by Peter Freyne
In fact, that's exactly what it looked like at the taping at 3:30 this afternoon with Sweet Sue Allen, currently the editor of the Barre-Montpelier Times Argus on the left, filling in for WPTZ-TV's Stewart Ledbetter, the regular host. Then that's Freeps Statehouse/political writer Nancy Remsen next to Susan and John Flowers from Middlebury's Addison Independent next to Nancy.
With things kind of day-to-day in Freyne Land due to chemotherapy, I can't predict just how things will go, but I was in great shape today. Pumped up. Delighted to be on the program with Sue Allen, who I've known since the Reagan Era when she landed at the Freeps [and tangled with when she was Ho-Ho's esteemed press secretary during his gubernatorial chapter]. And also excited about the opportunity to confront a bit of the Freyne Past - the Roman Catholic Church.
It's been front-page news all week - the big civil lawsuit that began in Burlington in which a former Vermont altar boy is suing the Vermont Roman Catholic Diocese for damages due from being sexually assaulted by a Vermont parish priest way back in the 1970s.
Sam Hemingway at the Freeps and Brian Joyce at WCAX-TV have been all over it.
Yours truly has deliberately avoided this one, not because I was molested by a priest, but because when I walked out the door at Maryknoll 's college seminary in Glen Ellyn, Illinois in early June of 1969, I also walked out the door on the Roman Catholic Church. Quite simply, I was no longer believing it all anymore. And I could not accept the answers I got when I dared to asked questions.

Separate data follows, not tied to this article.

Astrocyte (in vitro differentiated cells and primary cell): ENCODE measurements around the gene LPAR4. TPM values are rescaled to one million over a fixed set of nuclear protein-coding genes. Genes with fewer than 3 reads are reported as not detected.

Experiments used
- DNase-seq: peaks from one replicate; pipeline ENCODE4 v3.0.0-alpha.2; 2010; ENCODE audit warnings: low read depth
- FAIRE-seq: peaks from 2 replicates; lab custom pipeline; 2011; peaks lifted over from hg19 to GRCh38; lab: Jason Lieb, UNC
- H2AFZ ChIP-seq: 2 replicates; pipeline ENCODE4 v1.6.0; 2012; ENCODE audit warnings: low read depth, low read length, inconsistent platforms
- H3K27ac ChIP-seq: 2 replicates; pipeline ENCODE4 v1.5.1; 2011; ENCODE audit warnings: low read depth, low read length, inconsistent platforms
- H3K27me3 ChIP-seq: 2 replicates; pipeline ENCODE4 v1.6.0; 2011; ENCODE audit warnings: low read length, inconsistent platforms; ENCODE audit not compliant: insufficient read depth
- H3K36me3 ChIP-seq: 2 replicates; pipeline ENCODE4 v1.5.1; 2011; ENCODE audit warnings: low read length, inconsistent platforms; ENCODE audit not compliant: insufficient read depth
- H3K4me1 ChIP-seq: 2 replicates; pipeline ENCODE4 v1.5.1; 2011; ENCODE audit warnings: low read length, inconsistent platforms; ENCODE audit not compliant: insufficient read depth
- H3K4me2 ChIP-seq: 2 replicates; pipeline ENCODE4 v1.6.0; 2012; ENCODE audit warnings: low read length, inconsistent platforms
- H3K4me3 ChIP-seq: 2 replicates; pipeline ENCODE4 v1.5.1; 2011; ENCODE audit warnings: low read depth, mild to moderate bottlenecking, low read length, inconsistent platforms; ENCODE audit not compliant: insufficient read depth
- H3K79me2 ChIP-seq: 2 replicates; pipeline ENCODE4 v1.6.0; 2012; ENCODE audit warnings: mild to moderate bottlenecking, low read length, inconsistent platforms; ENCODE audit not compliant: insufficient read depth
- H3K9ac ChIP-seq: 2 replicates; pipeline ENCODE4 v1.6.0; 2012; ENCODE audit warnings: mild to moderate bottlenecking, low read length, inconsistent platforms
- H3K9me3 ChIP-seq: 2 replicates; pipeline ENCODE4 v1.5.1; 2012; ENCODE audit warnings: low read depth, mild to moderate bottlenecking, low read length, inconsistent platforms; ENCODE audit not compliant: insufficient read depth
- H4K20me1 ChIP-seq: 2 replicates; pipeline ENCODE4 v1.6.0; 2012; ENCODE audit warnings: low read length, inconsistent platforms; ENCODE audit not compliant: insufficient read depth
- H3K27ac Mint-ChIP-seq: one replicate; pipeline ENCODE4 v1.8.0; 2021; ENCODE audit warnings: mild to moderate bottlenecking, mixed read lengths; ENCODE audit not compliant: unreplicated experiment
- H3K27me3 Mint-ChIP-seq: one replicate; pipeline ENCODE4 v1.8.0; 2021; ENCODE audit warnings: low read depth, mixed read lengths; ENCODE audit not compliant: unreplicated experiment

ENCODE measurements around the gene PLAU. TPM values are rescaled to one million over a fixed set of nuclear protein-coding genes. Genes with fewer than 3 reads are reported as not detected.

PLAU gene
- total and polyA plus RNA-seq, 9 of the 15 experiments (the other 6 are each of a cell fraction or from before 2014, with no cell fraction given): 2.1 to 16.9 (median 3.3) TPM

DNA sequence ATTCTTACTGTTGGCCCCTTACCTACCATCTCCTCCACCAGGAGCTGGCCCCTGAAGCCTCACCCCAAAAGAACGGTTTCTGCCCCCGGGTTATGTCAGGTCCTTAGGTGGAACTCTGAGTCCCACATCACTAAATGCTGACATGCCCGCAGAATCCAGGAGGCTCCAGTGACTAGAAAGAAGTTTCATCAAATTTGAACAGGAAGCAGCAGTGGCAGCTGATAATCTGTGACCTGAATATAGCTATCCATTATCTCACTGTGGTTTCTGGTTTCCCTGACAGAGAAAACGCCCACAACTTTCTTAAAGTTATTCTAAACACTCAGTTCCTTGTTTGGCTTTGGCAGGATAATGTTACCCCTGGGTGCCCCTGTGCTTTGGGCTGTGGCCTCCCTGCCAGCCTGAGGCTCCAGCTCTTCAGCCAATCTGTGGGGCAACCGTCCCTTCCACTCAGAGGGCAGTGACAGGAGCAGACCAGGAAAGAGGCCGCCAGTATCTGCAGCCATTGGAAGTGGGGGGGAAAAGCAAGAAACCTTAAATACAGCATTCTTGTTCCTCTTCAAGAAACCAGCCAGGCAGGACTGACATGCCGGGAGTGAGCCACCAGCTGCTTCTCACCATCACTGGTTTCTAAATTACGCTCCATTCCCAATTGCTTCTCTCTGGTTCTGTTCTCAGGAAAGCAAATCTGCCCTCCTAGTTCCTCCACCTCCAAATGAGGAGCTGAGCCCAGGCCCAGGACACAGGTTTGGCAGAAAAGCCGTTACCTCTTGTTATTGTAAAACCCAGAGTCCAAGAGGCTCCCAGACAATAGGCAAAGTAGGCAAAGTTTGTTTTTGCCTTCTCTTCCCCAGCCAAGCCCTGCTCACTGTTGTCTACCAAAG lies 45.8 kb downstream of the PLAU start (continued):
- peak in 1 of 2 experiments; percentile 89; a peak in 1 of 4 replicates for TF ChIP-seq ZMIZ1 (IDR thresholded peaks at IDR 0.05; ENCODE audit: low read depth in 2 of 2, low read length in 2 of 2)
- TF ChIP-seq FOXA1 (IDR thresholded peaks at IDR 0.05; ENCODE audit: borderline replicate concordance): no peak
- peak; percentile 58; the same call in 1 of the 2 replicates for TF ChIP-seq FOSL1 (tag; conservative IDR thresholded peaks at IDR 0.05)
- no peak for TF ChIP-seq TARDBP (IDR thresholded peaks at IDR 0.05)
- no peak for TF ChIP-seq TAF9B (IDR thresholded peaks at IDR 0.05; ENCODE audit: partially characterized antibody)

Though the church-lawsuit story wasn't on the original VTW headline list Producer Joe Merone e-mailed out around noontime, yours truly insisted we address it. It's reality and that's supposed to be the business we're in, right?
Especially when you have Susan Via, a top prosecutor from the 1980s, testifying that Roman Catholic Bishop John Marshall had told her boss, Roman Catholic States Attorney [and now judge] Mark Keller, a Notre Dame grad, it would be "a sin of scandal" if he opened a criminal investigation into the child-molesting priest's conduct.
Give me an effing break!
And it's also a dramatic window into the religious establishment of the past, and the power once enjoyed by it's priests, monsignors and bishops, who were experts in the world of sin, eh?